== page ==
Group Title: Mimeo Report - University of Florida Everlgades Experiment Station ; EES63-21
Title: Bacterial leaf spot of cabbage
Full Citation
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 Material Information
Title: Bacterial leaf spot of cabbage
Series Title: Everglades Station Mimeo Rpt.
Physical Description: 1 p. : ; 29 cm.
Language: English
Creator: Wehlburg, Cornelis, 1903-
Everglades Experiment Station
Publisher: Everglades Experiment Station
Place of Publication: Belle Glade Fla
Publication Date: 1963
Subject: Cabbage -- Diseases and pests -- Florida   ( lcsh )
Leaf spots -- Florida   ( lcsh )
Genre: non-fiction   ( marcgt )
Statement of Responsibility: C. Wehlburg.
General Note: "May, 1963."
Funding: Everglades Station Mimeo Report ;
 Record Information
Bibliographic ID: UF00067460
Volume ID: VID00001
Source Institution: University of Florida
Rights Management: All rights reserved by the source institution and holding location.
Resource Identifier: oclc - 63681058

Full Text

Everglades Station Mimeo Rpt. 63-21

Bacterial Leaf Spot of Cabbageli

May, 1963

C. Wehlburg

Cabbage growers have long been familiar with dark brown spots of the cabbage
heads, a disease that in some years can cause serious damage to the crop.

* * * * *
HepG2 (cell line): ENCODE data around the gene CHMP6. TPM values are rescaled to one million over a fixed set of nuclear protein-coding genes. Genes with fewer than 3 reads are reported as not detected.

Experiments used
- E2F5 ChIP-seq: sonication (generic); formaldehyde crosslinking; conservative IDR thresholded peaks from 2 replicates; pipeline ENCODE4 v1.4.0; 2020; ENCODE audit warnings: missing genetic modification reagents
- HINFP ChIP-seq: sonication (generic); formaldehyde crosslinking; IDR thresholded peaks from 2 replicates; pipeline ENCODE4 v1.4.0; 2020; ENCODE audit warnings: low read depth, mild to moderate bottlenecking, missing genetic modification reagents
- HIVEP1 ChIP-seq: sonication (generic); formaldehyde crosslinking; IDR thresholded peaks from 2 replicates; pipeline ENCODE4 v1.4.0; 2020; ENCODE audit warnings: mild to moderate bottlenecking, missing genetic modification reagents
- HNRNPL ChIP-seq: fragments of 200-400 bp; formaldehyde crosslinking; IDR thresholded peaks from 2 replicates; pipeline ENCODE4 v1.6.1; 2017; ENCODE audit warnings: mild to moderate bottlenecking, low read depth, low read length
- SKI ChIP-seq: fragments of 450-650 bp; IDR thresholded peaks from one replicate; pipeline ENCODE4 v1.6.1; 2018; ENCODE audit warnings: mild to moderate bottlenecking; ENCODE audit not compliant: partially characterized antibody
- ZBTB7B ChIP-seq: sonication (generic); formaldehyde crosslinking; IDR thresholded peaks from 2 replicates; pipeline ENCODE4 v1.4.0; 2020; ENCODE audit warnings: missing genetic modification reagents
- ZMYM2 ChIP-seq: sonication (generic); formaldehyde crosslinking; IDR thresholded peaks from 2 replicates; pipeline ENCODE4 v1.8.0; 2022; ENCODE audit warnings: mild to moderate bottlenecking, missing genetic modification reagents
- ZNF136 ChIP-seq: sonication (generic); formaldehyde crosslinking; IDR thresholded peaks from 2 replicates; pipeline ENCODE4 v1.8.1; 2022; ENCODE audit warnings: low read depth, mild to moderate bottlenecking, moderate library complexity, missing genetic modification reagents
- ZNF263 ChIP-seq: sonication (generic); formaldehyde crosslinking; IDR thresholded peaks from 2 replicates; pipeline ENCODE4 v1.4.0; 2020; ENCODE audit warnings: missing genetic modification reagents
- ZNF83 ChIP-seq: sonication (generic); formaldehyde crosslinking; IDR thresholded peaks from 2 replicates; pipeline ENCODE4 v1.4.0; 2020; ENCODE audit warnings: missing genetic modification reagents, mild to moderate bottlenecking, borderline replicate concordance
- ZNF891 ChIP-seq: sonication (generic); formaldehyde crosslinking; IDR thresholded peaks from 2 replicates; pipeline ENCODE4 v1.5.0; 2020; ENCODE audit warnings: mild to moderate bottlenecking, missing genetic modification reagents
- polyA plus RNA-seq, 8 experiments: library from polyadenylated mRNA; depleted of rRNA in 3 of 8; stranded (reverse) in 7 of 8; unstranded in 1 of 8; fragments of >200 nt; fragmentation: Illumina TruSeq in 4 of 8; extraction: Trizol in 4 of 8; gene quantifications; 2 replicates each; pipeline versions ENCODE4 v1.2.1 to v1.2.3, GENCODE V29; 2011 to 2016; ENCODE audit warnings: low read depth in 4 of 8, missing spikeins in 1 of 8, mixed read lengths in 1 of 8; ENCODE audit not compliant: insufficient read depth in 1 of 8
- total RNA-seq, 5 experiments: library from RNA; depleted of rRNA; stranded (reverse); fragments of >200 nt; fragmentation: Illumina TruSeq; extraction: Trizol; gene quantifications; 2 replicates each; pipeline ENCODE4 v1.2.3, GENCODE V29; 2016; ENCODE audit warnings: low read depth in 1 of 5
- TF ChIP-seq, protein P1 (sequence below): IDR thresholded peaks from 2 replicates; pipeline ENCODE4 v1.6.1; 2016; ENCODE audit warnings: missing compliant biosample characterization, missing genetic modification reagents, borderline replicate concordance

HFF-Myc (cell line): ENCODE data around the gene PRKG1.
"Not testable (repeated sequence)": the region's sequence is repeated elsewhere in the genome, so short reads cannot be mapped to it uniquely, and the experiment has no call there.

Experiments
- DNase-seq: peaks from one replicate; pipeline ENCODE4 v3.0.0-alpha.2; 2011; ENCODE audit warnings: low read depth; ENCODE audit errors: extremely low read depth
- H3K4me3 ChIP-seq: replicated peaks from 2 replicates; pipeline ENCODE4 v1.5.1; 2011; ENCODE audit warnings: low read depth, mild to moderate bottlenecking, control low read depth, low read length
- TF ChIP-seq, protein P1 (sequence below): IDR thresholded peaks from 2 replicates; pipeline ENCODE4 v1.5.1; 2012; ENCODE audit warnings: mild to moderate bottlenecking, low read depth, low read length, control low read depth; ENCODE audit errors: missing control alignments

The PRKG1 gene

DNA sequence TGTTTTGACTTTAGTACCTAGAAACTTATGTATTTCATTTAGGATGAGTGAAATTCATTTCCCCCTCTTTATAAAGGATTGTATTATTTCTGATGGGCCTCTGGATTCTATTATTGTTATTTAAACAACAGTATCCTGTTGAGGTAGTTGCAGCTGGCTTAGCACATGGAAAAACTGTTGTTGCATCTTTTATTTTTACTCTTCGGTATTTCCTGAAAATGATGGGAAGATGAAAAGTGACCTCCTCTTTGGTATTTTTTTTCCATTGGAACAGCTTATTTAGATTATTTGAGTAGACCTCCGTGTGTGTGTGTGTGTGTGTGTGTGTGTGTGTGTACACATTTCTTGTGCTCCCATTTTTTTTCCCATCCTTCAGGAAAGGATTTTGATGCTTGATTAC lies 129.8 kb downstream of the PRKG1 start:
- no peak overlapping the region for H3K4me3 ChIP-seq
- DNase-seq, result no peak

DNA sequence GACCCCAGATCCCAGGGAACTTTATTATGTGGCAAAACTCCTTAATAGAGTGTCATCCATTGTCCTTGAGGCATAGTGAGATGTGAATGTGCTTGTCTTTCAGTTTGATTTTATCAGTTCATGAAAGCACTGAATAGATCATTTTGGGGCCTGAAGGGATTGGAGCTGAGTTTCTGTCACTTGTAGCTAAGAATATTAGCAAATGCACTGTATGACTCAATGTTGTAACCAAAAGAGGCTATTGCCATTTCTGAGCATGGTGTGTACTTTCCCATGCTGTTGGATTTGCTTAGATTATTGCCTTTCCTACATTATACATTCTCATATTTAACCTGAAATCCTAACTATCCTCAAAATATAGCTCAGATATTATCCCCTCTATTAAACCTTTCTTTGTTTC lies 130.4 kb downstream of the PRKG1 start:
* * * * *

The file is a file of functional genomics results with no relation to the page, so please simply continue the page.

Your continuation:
Usually it is only the outside or wrapper leaf that is affected. Sometimes,
however, the spots can be found on the inside leaves after peeling off the outer
leaves. The spots on the younger leaves usually do not correspond with those of
the leaf that covered them which indicates that the pathogen has been growing
systemically. Cross sections through the stem of these plants usually showed
darkened vascular bundles; bacteria could be seen both in the vessels and in
the surrounding parenchyma.

From leaf spots and from diseased stem tissue a bacterium was isolated and
identified as Pseudomonas cichorii (Swingle) Stapp. Inoculations made in the
petioles of young potted cabbage plants produced a rapidly enlarging dark spot.
An aqueous suspension of the bacteria sprayed on heading cabbage in the green-
house produced similar spotting as in the field.

P. cichorii has been isolated from escarole, and from ornamental chrysan-
themum. Dr. Thayer has also found that all his isolates from bacterial leaf
blight on celery were P. cichorii. All the isolates taken from celery, escarole,
cabbage and chrysanthemums were pathogenic on cabbage.

1/ Prepared for presentation at the Annual Vegetable Crops Field Day held at
the Everglades Experiment Station May 9, 1963.

/ Associate Plant Pathologist, Everglades Experiment Station, Belle Glade, Fla.

EES Mimeo Rpt. 63-21
400 copies


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